Publish in OALib Journal

ISSN: 2333-9721

APC: Only $99


Any time

2019 ( 58 )

2018 ( 297 )

2017 ( 325 )

2016 ( 489 )

Custom range...

Search Results: 1 - 10 of 235597 matches for " William R. Cupach "
All listed articles are free for downloading (OA Articles)
Page 1 /235597
Display every page Item
Financial Conflict Messages and Marital Satisfaction: The Mediating Role of Financial Communication Satisfaction  [PDF]
Samantha J. Shebib, William R. Cupach
Psychology (PSYCH) , 2018, DOI: 10.4236/psych.2018.91010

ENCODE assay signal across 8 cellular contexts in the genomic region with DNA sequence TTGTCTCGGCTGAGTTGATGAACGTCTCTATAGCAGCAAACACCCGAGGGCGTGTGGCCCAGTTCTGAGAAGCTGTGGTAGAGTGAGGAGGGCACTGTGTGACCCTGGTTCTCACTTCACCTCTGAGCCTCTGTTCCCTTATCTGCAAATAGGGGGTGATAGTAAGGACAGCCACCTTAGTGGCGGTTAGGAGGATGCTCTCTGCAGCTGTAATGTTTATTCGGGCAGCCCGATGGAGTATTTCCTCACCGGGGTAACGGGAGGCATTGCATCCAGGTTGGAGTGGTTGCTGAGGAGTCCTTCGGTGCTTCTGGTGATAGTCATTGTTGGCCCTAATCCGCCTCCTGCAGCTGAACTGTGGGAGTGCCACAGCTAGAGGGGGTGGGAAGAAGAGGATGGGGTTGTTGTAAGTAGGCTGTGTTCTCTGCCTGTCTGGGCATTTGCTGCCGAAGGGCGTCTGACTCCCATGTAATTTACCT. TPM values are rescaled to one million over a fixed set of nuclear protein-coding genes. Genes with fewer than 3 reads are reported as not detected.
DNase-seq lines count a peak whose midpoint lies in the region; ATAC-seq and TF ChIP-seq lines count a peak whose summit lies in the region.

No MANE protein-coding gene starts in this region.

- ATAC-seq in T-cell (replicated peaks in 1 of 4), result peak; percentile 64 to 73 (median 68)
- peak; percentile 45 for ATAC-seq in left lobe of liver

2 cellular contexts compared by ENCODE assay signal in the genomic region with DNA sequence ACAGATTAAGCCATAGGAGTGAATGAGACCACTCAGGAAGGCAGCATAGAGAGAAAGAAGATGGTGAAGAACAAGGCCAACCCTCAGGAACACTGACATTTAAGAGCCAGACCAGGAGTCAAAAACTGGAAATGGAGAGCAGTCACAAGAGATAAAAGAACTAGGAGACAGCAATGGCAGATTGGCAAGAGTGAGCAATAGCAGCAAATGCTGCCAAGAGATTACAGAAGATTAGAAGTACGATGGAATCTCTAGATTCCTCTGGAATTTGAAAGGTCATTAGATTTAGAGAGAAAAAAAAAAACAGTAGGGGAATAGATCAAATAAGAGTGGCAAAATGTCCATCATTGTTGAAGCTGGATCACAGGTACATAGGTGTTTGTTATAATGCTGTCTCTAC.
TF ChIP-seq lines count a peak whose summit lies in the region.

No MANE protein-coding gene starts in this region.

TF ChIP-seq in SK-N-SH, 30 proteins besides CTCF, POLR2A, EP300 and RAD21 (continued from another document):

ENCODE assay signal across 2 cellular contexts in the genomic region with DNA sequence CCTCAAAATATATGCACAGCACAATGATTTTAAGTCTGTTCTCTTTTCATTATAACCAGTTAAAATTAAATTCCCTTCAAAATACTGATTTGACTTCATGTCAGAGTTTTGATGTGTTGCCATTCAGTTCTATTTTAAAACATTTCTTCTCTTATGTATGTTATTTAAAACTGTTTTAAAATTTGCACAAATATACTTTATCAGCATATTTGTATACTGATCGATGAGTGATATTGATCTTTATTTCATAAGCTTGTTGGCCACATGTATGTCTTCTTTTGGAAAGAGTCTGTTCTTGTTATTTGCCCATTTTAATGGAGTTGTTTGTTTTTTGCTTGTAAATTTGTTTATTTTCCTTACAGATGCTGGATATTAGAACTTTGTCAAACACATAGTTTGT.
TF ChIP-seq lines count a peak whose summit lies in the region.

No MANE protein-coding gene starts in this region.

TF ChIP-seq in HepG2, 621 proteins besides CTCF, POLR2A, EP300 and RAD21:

Abstract: Conflict over money is one of the most commonly cited topics of marital disagreements (Oggins, 2003). However, little empirical research has examined how marital couples communicate about financial issues, specifically, and how these financial communication messages contribute to, or detract from, marital satisfaction. Knowledge about how couples communicate regarding financial issues is of significance to conflict scholars because it would allow us to understand the potential detriments of certain financial conflict message patterns and how these patterns ultimately affect one’s marital satisfaction. Married individuals (not marital dyads) were recruited online to participate in an online survey about their financial communication patterns within his or her marriage. In the present study of 326 married individuals, we found that constructive financial conflict messages were positively associated with financial harmony, marital satisfaction, and financial communication satisfaction. Destructive financial conflict messages, the demand-withdraw financial conflict message pattern, and mutually avoiding financial conflict were each negatively associated with financial harmony, marital satisfaction, and financial communication satisfaction. In addition, financial communication satisfaction mediated the relationship between each of the financial conflict message patterns and marital satisfaction. The current study lays empirical groundwork for developing a theoretical framework for understanding marital interaction patterns and the effects these patterns have on marital satisfaction.